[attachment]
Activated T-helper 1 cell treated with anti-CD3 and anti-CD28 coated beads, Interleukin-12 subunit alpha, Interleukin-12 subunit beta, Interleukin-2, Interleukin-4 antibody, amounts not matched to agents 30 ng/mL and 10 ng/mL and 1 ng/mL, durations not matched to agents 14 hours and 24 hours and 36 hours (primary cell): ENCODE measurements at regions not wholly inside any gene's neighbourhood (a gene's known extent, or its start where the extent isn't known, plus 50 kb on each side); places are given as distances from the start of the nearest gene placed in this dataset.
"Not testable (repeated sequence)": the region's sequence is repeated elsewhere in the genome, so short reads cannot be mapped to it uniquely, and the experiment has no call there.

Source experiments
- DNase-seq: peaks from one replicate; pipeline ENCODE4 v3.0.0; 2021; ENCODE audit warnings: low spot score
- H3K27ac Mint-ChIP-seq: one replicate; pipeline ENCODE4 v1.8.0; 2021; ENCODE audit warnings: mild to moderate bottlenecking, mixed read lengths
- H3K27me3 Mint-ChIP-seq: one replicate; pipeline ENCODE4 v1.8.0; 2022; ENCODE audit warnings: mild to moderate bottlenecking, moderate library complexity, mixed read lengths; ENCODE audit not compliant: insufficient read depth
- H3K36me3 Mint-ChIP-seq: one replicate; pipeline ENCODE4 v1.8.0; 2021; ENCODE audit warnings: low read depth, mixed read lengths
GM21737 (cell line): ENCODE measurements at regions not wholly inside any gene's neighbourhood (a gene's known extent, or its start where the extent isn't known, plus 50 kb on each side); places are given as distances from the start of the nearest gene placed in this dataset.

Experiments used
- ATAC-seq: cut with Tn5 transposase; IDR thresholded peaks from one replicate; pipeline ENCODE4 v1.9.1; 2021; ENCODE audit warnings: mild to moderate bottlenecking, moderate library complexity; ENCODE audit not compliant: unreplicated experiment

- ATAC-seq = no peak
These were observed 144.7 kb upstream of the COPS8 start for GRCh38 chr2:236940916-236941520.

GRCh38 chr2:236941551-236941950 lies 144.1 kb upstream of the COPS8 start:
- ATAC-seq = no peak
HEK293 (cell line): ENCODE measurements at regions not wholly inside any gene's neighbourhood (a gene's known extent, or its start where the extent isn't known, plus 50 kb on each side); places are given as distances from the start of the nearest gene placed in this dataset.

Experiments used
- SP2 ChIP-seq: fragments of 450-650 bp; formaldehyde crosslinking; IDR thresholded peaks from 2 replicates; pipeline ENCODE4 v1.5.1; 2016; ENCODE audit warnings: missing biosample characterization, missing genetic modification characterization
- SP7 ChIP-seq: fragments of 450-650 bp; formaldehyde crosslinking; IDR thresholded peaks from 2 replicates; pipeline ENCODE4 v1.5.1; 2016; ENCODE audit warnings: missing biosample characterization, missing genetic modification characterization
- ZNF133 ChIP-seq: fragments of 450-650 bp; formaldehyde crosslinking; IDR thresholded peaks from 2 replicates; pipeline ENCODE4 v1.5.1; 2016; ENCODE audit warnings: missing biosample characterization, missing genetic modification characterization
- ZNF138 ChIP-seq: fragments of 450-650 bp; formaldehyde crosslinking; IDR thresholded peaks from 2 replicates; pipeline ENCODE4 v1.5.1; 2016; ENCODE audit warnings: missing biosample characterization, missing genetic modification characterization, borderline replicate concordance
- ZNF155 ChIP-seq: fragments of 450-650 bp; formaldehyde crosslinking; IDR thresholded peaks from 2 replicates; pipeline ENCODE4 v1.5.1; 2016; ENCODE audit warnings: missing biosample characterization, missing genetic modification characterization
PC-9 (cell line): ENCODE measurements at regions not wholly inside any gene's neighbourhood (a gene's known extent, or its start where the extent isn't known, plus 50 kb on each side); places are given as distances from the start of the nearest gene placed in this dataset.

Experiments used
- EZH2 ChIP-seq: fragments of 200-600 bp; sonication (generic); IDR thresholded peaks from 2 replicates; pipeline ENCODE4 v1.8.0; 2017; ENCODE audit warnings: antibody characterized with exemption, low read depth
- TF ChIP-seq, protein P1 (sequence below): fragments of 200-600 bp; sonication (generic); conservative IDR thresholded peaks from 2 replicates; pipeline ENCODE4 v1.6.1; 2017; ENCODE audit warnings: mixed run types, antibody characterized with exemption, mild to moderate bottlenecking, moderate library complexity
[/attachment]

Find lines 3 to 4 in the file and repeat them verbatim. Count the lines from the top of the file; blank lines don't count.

Source experiments
- DNase-seq: peaks from one replicate; pipeline ENCODE4 v3.0.0; 2021; ENCODE audit warnings: low spot score